Hayden joined the surf groms program at Surfers Paradise last December. It's similar to the Auskick program (Aussie Rules), where they teach the basics of the sport over a series of one and a half hour lessons. After a four day intensive, Hayden was hooked! His coach said he had a natural talent for the sport and he's one of those kids who just keeps persevering when he wants to learn something new.

Surfing bit him hard. Our recent trip to Sydney included a trip to Bondi, where he hired himself a board and spent an afternoon riding the waves. The board was the natural choice for his present.

We spent a couple of hours each day this weekend up at Kings Beach at Caloundra trialling out the board and getting the feel of how it performed. Day one saw a nice windy day, which made for quite choppy conditions. Hayden ploughed through the waves to get to the right spot and proceeded to smash and get smashed. It makes me proud to see him pick himself up after being dumped and get right back onto the next good wave.

Today saw him get frustrated though. Not with the board and not with the waves, but with his fellow beach goers.

There are very clear rules for surfers at the beach. Under no circumstances are they allowed to surf between the red and yellow flags. This is not an issue - he understands that his board can hurt when it hits, not to mention the fins cutting skin like a sharp knife at speed.

There is a section of beach reserved for surfers. It is designated with a blue and white check flag, as well as a large permanent sign that states "Surfcraft" with a directional arrow. Unfortunately, in this beautiful weather, the swimming area is busy, so people see the relatively empty surf area and swim there instead.

For someone as aware of the rules as Hayden is, this is a difficult pill to swallow. A number of times today he was on a great wave, but had to abort to avoid hitting a stationary swimmer who was just wading in the area. While he wasn't aware of it, I did hear one mother who had her two toddlers splashing in the water complaining about how close he had gotten to them with his board. I politely set her straight about the surf zone and suggested if she was really serious about somewhere safe to swim with her kids, perhaps she could move to the patrolled area. She didn't take my suggestion well, and let's just say we agreed to disagree!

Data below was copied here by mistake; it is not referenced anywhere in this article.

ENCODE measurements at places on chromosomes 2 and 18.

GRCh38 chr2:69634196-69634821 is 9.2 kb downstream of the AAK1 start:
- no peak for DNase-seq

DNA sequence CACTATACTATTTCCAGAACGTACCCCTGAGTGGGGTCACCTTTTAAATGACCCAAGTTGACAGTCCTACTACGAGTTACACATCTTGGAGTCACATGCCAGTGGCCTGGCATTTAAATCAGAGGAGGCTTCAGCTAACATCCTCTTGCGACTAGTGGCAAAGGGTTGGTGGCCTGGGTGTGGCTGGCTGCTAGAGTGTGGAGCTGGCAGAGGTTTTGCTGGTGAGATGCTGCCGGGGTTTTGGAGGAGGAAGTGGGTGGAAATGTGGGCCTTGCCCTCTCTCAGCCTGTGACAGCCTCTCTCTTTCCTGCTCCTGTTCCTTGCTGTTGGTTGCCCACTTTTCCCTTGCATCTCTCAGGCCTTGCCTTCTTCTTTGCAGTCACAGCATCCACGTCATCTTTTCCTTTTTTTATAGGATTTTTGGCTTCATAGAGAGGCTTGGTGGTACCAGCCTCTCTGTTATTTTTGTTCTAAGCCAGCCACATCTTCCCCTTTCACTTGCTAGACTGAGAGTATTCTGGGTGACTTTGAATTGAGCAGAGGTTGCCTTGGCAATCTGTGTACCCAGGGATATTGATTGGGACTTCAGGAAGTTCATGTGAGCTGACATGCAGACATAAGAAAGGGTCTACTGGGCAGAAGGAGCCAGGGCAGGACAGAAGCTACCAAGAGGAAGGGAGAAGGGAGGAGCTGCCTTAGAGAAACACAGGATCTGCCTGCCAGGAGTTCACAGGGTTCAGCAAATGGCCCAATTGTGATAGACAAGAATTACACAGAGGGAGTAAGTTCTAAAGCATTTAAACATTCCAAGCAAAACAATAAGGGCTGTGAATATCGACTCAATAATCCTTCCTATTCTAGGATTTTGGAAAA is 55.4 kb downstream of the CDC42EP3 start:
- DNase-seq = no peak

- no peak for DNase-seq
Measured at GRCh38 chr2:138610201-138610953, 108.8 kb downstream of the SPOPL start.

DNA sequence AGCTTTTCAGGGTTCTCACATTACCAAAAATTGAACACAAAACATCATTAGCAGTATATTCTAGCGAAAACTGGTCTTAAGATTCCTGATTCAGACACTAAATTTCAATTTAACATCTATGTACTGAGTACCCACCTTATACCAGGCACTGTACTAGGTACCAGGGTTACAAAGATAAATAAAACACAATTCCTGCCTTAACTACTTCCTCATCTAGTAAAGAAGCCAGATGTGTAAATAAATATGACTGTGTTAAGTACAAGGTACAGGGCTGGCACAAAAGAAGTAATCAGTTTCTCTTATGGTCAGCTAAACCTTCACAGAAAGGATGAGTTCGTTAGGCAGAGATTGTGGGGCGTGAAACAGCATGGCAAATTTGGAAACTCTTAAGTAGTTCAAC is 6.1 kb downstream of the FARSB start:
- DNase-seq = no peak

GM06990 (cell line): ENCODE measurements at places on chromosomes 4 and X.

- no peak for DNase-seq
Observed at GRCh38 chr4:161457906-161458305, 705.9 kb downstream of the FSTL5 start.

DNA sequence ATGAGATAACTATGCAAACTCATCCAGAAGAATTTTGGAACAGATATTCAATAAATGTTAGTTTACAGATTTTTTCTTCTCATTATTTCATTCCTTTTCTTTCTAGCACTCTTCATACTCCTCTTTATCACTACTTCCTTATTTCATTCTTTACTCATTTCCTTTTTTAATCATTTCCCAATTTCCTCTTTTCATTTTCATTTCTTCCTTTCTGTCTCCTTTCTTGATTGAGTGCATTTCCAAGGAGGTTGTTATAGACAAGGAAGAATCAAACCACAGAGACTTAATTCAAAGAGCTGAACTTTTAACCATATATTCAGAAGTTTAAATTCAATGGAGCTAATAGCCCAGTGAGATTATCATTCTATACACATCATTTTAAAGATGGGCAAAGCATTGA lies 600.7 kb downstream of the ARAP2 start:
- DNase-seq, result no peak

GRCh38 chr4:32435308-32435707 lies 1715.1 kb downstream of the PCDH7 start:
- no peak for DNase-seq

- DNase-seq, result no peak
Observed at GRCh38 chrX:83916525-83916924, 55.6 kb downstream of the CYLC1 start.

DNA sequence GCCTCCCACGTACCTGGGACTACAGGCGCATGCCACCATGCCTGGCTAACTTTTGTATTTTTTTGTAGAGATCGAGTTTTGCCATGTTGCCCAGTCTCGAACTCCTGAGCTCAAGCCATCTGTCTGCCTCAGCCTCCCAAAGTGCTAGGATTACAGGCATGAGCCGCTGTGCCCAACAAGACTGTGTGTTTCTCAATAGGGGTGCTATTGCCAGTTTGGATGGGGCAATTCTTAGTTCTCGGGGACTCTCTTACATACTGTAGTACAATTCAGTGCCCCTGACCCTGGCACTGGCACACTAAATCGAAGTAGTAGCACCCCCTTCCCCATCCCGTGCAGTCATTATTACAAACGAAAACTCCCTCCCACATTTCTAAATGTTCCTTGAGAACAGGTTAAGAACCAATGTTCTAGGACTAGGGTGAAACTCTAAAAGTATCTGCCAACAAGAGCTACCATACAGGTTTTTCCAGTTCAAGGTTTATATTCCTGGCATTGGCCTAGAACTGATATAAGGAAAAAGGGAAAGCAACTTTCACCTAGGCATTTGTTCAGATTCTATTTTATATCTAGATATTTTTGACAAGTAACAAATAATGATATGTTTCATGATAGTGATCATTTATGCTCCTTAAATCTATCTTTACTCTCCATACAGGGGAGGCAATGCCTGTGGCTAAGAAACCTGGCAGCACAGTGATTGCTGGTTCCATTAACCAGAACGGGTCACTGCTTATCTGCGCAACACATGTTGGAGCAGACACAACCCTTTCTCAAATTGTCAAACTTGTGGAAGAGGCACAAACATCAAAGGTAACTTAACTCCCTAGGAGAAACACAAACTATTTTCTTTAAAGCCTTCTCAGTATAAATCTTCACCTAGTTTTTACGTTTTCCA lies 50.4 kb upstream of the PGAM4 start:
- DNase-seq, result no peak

Hayden voiced his frustration himself as we left the beach. He couldn't understand why people chose to swim out of the patrolled area and insisted on swimming in the surf zone.

What could I tell him? There are people out there who think it is their god-given right to do whatever they like. To hell with everyone else, rules be damned. If I choose to swim here, I choose to swim here. Gone are the days of courtesy, of sharing, of harmony.

But here's something to ponder. On Main Beach at Surfers Paradise, the surf zone is also in the area where there are often rips or other dangerous currents. Hayden's learn to surf lessons were held right in front of the "Danger No Swimming" signs. While there were a few idiots who still entered the water to swim there (yep, tourists), the majority did the right thing.

The same applies at the north coast - board riders often find they are in the heavier surf zone. This is because learning to read the signs of the beach are all part of the sport. Any surfer will tell you it can be hard enough sharing the waves with fellow board riders, and surf rage is alive and well - especially if you don't follow surf etiquette. But adding swimmers to the mix just rubs salt into the wound!

So next time you're at the beach, take some time out to look for the surfer's designated area, and if you don't have a board, move on up to the patrolled zone. Spread the word. It's a big beach and it's much more pleasant if we could all just learn to share.

And next weekend, when it's Hayden's actual birthday, look out for us in the surf zone at Main Beach - he will be the one on the big blue board. Happy birthday buddy!